Emma - Yeah. Ideally you turn them off completely, but then you can get rooms that are Faraday cages, which means that electromagnetic waves just cannot get out. These telescopes are seriously sensitive. The one that we're building, the Square Kilometre Array (SKA), will be able to detect the equivalent of an airport radar on a planet 10 light years away.
Harry - Wow. In Australia you are doing a project, you just said, what does that consist of?
Emma - That consists of 130,000 antennas. They look like Christmas trees if you imagine a Christmas tree about 2 meters tall made of wire, that's what it looks like. 130,000 of them. We are joining them all up this way and that, and it's the equivalent of a gigantic telescope. That's what we're using to listen for the first stars.
Harry - 130,000, that's outrageous. Sidarta, what impact does a lack of proper sleep have on our ability to plan for the future and make decisions?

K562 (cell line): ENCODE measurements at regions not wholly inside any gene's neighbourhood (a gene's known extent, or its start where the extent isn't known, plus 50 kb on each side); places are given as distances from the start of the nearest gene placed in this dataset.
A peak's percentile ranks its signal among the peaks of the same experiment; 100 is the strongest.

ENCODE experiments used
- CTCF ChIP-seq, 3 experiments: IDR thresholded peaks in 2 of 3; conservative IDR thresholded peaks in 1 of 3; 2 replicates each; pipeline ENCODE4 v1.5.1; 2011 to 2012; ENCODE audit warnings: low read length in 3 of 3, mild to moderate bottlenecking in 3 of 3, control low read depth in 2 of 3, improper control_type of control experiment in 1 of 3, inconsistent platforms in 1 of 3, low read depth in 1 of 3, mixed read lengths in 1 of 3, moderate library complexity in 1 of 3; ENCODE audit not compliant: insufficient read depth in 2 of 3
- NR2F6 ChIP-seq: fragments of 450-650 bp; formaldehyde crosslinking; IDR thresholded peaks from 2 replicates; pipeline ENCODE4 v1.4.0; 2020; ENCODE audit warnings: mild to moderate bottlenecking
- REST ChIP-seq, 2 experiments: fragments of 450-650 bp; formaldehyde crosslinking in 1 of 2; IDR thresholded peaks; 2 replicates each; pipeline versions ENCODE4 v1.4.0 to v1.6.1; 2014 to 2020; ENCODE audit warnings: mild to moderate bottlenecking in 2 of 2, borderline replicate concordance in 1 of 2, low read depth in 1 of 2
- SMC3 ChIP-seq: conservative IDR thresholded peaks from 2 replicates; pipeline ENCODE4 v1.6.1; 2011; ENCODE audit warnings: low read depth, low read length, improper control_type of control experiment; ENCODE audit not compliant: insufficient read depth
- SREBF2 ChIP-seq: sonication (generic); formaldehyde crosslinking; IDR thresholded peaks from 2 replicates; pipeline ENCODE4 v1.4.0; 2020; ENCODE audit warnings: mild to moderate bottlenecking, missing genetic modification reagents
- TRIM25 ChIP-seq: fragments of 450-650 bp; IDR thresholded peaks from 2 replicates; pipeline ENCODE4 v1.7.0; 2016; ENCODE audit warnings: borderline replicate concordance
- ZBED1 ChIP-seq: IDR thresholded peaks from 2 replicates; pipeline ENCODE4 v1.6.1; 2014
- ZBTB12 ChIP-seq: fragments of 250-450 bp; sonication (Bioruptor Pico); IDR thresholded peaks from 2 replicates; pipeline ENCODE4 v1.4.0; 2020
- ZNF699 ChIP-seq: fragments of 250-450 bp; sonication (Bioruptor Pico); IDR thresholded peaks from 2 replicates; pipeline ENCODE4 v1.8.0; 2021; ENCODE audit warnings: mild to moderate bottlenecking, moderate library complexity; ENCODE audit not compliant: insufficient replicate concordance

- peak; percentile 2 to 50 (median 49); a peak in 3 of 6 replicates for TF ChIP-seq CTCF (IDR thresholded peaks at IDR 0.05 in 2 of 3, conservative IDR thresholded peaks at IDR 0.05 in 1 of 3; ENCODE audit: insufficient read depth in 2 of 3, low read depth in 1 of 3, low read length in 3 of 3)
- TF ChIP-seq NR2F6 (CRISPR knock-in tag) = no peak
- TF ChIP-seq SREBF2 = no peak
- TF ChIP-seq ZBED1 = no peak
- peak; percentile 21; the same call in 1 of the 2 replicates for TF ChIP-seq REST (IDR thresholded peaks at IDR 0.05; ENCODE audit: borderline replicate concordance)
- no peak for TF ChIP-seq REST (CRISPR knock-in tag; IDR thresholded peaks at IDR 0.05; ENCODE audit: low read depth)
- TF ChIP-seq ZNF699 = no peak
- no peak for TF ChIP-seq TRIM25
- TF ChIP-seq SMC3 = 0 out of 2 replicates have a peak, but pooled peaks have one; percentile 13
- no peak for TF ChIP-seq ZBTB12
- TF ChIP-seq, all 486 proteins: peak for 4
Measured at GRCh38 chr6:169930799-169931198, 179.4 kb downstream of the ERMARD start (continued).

Sidarta - Not having a good night of sleep is a liability in the short term, as well as in the long term. The next day you'll have cognitive trouble, you'll have difficulty remembering easy stuff, you'll have difficulties learning new stuff. You also will be emotionally impaired; you won't be able to deal with negative stimulants the same way you would if you had your full night of sleep. And of course, there's this snowball effect. If you have a job that prevents you from sleeping properly, for whatever the reason, you cannot get your good night of sleep every night, you're gonna have a compound effect that's actually very detrimental to society. Now, in down the road, you're talking about depression, you're talking about diabetes, cardiovascular disease, and many, many years later Alzheimer's disease. It's really a bad thing to skip a night of sleep.